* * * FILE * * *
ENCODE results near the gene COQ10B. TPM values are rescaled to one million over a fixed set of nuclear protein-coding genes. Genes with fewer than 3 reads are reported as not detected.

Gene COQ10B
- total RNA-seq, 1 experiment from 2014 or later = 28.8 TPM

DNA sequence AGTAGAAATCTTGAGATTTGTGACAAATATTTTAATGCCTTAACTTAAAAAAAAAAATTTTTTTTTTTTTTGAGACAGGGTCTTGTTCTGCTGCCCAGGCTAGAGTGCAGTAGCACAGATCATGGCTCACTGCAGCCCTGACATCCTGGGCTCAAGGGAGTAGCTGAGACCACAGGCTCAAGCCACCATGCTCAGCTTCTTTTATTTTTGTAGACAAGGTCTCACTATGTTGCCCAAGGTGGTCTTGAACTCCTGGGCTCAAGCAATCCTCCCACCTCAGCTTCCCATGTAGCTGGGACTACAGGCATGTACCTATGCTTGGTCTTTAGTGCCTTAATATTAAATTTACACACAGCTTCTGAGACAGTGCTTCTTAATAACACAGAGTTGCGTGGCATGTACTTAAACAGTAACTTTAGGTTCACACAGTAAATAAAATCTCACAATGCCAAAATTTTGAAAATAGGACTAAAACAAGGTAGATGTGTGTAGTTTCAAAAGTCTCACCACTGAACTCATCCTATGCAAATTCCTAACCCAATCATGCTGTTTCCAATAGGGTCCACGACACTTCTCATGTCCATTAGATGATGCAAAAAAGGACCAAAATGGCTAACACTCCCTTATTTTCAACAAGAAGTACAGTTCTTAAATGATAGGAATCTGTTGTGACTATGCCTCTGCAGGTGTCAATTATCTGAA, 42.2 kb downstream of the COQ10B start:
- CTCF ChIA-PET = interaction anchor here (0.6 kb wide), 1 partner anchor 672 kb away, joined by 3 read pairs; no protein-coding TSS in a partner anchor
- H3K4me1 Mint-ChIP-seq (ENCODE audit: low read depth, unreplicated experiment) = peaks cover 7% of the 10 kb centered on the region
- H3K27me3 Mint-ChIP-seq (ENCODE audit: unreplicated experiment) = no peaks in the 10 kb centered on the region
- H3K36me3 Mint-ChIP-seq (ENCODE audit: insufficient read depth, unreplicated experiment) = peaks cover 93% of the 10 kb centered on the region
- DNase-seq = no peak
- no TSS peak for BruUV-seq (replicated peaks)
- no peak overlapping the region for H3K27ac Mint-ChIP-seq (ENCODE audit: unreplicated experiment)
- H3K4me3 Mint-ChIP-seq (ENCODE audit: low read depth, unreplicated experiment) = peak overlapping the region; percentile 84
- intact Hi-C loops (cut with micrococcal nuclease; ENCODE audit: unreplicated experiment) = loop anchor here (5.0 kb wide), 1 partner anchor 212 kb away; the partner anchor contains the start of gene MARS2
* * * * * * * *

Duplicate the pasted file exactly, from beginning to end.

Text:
ENCODE results near the gene COQ10B. TPM values are rescaled to one million over a fixed set of nuclear protein-coding genes. Genes with fewer than 3 reads are reported as not detected.

Gene COQ10B
- total RNA-seq, 1 experiment from 2014 or later = 28.8 TPM

DNA sequence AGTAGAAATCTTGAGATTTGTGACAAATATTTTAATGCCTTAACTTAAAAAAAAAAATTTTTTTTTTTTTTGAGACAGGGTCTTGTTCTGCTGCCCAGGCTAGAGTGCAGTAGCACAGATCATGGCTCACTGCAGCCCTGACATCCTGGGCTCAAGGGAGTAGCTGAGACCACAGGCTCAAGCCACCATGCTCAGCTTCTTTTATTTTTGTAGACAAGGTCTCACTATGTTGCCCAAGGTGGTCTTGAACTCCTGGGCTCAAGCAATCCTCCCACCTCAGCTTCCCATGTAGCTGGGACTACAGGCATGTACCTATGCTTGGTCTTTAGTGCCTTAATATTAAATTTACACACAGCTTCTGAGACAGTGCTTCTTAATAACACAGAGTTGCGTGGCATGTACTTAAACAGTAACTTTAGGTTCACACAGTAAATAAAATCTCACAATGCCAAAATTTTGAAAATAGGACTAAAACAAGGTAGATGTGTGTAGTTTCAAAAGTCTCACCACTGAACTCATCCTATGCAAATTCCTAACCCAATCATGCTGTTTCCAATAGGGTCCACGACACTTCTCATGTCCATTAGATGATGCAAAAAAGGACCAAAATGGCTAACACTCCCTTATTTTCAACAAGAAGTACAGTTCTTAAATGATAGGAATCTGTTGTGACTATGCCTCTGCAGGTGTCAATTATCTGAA, 42.2 kb downstream of the COQ10B start:
- CTCF ChIA-PET = interaction anchor here (0.6 kb wide), 1 partner anchor 672 kb away, joined by 3 read pairs; no protein-coding TSS in a partner anchor
- H3K4me1 Mint-ChIP-seq (ENCODE audit: low read depth, unreplicated experiment) = peaks cover 7% of the 10 kb centered on the region
- H3K27me3 Mint-ChIP-seq (ENCODE audit: unreplicated experiment) = no peaks in the 10 kb centered on the region
- H3K36me3 Mint-ChIP-seq (ENCODE audit: insufficient read depth, unreplicated experiment) = peaks cover 93% of the 10 kb centered on the region
- DNase-seq = no peak
- no TSS peak for BruUV-seq (replicated peaks)
- no peak overlapping the region for H3K27ac Mint-ChIP-seq (ENCODE audit: unreplicated experiment)
- H3K4me3 Mint-ChIP-seq (ENCODE audit: low read depth, unreplicated experiment) = peak overlapping the region; percentile 84
- intact Hi-C loops (cut with micrococcal nuclease; ENCODE audit: unreplicated experiment) = loop anchor here (5.0 kb wide), 1 partner anchor 212 kb away; the partner anchor contains the start of gene MARS2